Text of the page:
If any corrections appeared in the 1904 Press Democrat, they were small and well hidden. But here the editor almost admits that the paper got everything wrong.
With a rare, screaming two column headline, the dramatic suicide attempt and imminent death of Grant Moulton is reported with his pleading last words, “write to mother,” repeated no less than four times. Ahead, the grave yawns.
After pronouncing Mr. Moulton virtually dead, he awkwardly survives to contradict the paper. A followup the next day sucks the air out of the melodrama: “I guess I was drunk,” sheepishly explains the nearly departed.
The claim that he lived because he took too much poison is nuts (although records show people sometime survive large strychnine doses). It’s also unclear why the editor felt it was important to punch up the story by claiming that he miraculously recovered from a massive dose, and whether it’s the doctor or the editor saying “too much of a bad thing” is good. The treatment for strychnine at the time was diluted tannic acid.
MAN SEEKS DEATH BY THE GRIM STRYCHNINE ROUTE
TRAGIC AFFAIR IN TOWN LAST NIGHT
EMPTIED POISON INTO A GLASS AND WITH AGONIZING CRY DRANK THE DRUG
“Just Say Good-bye to Mother,” His Parting Instructions to a Companion — Son of Wealthy Woman
“Here’s to you, Henry, for the last time. Write to mother.”
With this farewell Grant Moulton drained a glass containing strychnine, in the Call saloon, across the Third street bridge, about half past eight o’clock Thursday night, threw the empty glass defiantly across the room and in a few minutes lay writhing on the floor.
It all happened so suddenly that Henry Buzzoni, the proprietor of the saloon and the man Moulton had addressed, was taken completely by surprise. He recovered from the shock quickly and sent a hurried telephone message to Dr. J. H. McLeod. The physician responded immediately and administered emetics. The doctor worked over the unconcious man for some time and finally he regained consciousness. He was put to bed in the room back of the saloon and it is a matter of doubt whether he will recover.
Prior to taking the poison Moulton ansked Buzzoni, who was seated in a room adjacent to the bar, to give him a glass of beer. Buzzoni advised him not to take beer. “Well, give me a glass of water then?” “All right,” was Buzzoni’s response and at the same time he told the barkeeper to give Moulton a glass of water. Moulton took the glass in hand, hesitated a few moments, then emptied the strychnine crystals into the water, and with the words, “Write to mother,” dashed it to his lips.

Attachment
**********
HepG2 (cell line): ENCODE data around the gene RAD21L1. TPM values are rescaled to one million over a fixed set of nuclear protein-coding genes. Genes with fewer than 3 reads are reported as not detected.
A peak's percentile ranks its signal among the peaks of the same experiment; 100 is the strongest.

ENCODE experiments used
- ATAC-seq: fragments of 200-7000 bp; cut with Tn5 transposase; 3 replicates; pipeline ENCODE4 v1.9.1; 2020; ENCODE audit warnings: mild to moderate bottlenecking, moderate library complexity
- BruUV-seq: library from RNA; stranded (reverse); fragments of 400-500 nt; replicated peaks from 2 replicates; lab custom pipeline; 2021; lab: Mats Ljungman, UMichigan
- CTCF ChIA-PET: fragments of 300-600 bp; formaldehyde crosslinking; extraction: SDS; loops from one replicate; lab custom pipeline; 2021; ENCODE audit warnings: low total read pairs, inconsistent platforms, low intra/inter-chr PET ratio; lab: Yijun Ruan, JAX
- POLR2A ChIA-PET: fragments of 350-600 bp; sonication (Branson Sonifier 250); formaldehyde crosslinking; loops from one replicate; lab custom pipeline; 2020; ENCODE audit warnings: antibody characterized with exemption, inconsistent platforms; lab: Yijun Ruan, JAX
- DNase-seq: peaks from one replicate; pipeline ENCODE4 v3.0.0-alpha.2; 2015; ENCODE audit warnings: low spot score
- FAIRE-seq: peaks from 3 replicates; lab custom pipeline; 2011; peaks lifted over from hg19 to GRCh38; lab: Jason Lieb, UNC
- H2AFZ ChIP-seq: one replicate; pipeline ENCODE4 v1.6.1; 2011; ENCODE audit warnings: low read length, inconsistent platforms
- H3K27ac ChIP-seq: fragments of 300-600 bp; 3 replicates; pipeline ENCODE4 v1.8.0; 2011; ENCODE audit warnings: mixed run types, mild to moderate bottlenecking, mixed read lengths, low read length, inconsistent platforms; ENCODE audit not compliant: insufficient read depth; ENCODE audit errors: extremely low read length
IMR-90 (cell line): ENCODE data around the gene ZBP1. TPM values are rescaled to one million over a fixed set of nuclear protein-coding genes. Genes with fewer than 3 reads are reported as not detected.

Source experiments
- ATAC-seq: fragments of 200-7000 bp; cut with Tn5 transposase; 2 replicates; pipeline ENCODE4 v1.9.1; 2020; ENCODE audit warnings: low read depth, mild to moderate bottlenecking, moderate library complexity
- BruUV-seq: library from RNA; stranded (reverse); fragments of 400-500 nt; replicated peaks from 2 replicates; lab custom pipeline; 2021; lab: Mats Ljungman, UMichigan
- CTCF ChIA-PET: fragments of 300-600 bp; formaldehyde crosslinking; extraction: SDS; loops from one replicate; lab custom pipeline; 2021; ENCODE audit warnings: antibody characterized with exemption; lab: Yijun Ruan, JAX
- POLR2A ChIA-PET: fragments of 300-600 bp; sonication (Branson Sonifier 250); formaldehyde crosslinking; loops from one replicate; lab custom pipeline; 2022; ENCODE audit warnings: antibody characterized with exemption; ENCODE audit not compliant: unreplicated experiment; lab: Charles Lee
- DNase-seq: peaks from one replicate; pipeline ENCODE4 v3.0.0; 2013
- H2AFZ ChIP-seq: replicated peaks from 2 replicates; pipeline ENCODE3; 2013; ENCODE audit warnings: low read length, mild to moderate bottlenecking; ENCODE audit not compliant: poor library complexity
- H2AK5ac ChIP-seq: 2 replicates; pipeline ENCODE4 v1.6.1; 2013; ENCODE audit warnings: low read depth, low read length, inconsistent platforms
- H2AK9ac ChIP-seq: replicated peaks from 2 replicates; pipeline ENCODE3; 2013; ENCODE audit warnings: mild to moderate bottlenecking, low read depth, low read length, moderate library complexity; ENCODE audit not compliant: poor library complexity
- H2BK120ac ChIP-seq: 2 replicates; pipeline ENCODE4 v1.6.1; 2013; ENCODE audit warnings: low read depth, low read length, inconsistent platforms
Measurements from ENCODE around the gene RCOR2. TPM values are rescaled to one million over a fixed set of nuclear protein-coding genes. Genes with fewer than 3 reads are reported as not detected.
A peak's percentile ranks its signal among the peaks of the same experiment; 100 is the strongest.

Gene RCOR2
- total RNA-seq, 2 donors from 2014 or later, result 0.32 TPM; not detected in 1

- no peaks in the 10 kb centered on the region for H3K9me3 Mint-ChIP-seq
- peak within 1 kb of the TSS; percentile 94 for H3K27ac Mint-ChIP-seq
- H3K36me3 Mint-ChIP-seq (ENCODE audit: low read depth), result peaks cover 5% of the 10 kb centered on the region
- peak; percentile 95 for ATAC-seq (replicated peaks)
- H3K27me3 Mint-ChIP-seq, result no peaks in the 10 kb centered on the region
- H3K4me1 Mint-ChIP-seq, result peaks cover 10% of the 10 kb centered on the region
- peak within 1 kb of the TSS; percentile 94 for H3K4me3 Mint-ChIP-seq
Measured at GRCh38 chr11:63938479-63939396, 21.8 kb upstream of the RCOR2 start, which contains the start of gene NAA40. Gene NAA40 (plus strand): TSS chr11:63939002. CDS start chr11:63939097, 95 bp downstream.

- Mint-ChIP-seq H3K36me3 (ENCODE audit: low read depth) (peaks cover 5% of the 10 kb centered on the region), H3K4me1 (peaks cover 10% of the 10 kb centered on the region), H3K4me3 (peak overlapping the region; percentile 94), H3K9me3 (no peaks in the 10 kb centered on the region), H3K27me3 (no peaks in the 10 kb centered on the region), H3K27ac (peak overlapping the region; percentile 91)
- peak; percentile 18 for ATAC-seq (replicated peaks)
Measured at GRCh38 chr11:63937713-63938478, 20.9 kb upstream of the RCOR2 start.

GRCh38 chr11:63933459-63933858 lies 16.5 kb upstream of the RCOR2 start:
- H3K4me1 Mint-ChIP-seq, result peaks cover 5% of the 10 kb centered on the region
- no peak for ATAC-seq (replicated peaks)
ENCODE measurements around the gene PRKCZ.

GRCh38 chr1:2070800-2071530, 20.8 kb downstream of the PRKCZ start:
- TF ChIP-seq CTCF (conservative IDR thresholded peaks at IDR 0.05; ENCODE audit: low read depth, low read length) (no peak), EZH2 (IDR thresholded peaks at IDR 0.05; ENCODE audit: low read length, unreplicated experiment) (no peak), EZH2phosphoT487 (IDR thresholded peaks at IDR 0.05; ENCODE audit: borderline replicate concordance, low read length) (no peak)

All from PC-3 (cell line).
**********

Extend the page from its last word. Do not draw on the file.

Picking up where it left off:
The motive for Moulton’s rash act is said to have been a love affair, and the girl in case resides in this county. The saloon man says Moulton in a conversation with him Thursday afternoon mentioned that he had been unjustly accused of having wronged the girl. At the conclusion of the conversation, so Buzzoni says, the young man pulled out his pocket book and memorandum book and handed them to him with the injunction: “If anything happens to me give this pocket book to mother. You will find some addresses in it. Be sure and write to mother.”
Buzzoni did not take the matter seriously. Moulton is said to have attended school in this city years ago. He is apparently thirty or thirty-five years of age now. His mother resides on Twenty-fifth street in Oakland and is reputed to be a wealthy woman. An effort was made Thursday night to reach her by telephone, but as the street number was not known she could not be apprised until morning. There is no doubt as to his having take strychnine as some of the poison adhered to the glass and was examined by the physician after he arrived at the saloon.– Press Democrat September 23, 1904
SAYS DRINK MUST HAVE NERVED HIM
MOULTON OFFERS AS EXPLANATION OF HIS SUICIDAL ACT THAT HE WAS INTOXICATED
His Statement Contradicted but Anyway He Was Feeling Better Yesterday and Was Wondering Why
“I guess I was drunk when I got the strychnine.” was the explanation Grant Moulton offered yesterday morning of his attempt to shuffle off this mortal coil by the strychnine route on Thursday night at the Call saloon. When Dr. McLeod called to see the man he was not surprised to find him somewhat better although still very sick. For one reason Moulton had taken too big a dose of strychnine to end his life — there is such a thing as taking too much of a bad thing you know — and the emetic administered was a strong one as after symptoms testified.
Anyway when the doctor called to see young Moulton yesterday morning he found his patient better and only able to explain his action by saying that he was drunk when he took it. This latter statement according to the saloonman’s version of the happening is not correct. He says that Moulton took the poison with a pretty steady nerve and with a determination that was surprising. Moulton’s mother came up from Oakland to see him yesterday. Unless unlooked for symptoms appear he will get better.– Press Democrat September 24, 1904